Does SEO for eCommerce matter?
Yes. Yes it does. Most successful eCommerce brands generate a whole bunch of business and traffic from their social media channels, their word of mouth, and other marketing strategies like email marketing and influencer marketing. But, most of those avenues are kind of useless unless you’re ranking decently on Google. Ignoring SEO in your online store means you’ll miss out on a heap of opportunities.
Optimising your online store for search
In 2018, Google found 51% of online shoppers use google to find their next online purchase. Optimising your online store for search is so important, if you like making sales. Like normal websites, there are a few key SEO basics you can implement to optimise your online store. Keyword-optimise your website content, jump on the content marketing bandwagon, and start building links to position your website as an authoritative site.
eCommerce Keyword Research
So, we’re going to get to the bit about optimising your product and category descriptions in a minute. First comes keyword research, so you know what to optimise for. Honestly, your keyword research informs almost every SEO effort you make on your eCommerce website. Your keywords should inform your URLs, your page names, your title tags, meta descriptions, your content marketing strategy… all of it.
Heaps of keyword research ‘how-tos’ you’ll find are based on informational queries. There are three different kinds of google searches: informational — how do i do keyword research, transactional — black doc martens, or navigational — directions to Sonder Digital Marketing. A strong majority of us are optimising for those informational queries and in your content marketing, you will as well. But, in your online store and particularly in your product and category descriptions — you’re going for those transactional queries.
With all kinds of keyword research, long tail keywords convert better than their shorter counterparts and they’re less competitive. You don’t want to avoid the most-searched, highly competitive keyword, but you do want to be sure to use long tail keywords and the less competitive terms as well.
There are a few different ways to find the perfect keywords for your pages. First up, look at your already high-ranking competitors — what have they optimised for? This gives you a good kind of base point to start from. Then, use a keyword research tool like Ahrefs or even just Google’s keyword planner. If you are using a more robust tool like Ahrefs, SEMrush, or Moz, they’ll usually have different search engine options. Obviously, check out Google’s search volumes first. But, you can then learn more about what you’re targeting by checking Amazon’s searches too.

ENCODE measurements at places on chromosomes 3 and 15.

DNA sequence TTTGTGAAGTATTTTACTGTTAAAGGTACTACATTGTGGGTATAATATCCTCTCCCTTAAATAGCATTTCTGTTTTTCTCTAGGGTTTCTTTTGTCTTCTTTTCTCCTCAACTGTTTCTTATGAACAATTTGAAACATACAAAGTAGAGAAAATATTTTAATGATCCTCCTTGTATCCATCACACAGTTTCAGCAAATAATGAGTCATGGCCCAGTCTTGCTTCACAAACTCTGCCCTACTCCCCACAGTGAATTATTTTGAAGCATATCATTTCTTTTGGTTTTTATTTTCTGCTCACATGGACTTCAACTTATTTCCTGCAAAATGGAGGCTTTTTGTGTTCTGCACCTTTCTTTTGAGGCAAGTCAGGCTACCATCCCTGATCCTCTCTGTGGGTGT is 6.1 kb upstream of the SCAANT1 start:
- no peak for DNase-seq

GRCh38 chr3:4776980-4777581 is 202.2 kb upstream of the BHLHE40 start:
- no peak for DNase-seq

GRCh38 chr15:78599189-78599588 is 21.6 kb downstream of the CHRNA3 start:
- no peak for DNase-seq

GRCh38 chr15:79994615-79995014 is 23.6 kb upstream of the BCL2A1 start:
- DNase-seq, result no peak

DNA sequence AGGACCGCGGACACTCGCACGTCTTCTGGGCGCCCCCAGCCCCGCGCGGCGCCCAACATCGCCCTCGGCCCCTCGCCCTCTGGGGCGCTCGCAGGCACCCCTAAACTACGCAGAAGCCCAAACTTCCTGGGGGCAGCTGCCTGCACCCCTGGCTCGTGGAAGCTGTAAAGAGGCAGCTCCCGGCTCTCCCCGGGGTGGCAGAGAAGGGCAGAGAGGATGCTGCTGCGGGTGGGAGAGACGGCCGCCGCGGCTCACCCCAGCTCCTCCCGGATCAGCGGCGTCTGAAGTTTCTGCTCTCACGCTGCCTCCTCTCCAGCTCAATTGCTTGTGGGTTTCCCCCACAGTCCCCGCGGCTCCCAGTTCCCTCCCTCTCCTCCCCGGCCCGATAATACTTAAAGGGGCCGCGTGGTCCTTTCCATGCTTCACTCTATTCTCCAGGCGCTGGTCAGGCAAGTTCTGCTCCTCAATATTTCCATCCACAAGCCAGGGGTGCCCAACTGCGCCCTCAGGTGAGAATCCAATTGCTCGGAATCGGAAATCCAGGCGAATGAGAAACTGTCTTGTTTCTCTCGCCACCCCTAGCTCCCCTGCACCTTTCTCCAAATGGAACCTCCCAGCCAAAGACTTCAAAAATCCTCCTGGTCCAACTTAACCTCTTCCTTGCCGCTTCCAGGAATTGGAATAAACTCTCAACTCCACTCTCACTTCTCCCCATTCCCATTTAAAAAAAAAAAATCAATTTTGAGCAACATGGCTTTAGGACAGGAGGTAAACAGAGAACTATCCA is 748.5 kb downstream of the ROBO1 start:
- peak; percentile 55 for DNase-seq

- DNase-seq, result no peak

See, even though most searchers will be Googling to find the product, those queries will be mixed in with searchers looking for information on the product as well. In this case, there are a lot of searches for stores in cities, types of dr martens, and dr marten sales. So, users are making all three different kinds of searches for this product. Checking Amazon’s searches as well, means you’ll get to see those targeted, purely transactional queries.
Now there are way fewer searches, but we have a much clearer idea of what boot shoppers are searching for.
Product Descriptions & Category Descriptions for Online Stores
Now, your keyword list is ready to go, you’ve got the informational queries you’re targeting and the transactional queries. Now, it’s time to write your product descriptions and category descriptions. If you’re doing this retroactively, ie: your online store is already set up but you’re optimising now, it’s easiest to start with categories. This way, you can make your way through the products from there — plus, category descriptions are more important.
Start with your category pages
Category pages are the most important pages SEO-wise. There are two main categories you can place online shopping searches into: specific and general. That probably sounds a bit vague, but, people will essentially either know exactly what they want down to the model number, or they’ll be looking broadly for a product… The brand, colour, model, and features might not matter at this point.
Maybe they’ve saved up for doc martens 1460 specifically. So, they’re googling that to find all links selling those boots specifically. Or, they’ll know that they want doc martens… or even just black leather boots. The latter is more common, so your category pages will therefore generate more traffic and more sales.
How to write product descriptions & category descriptions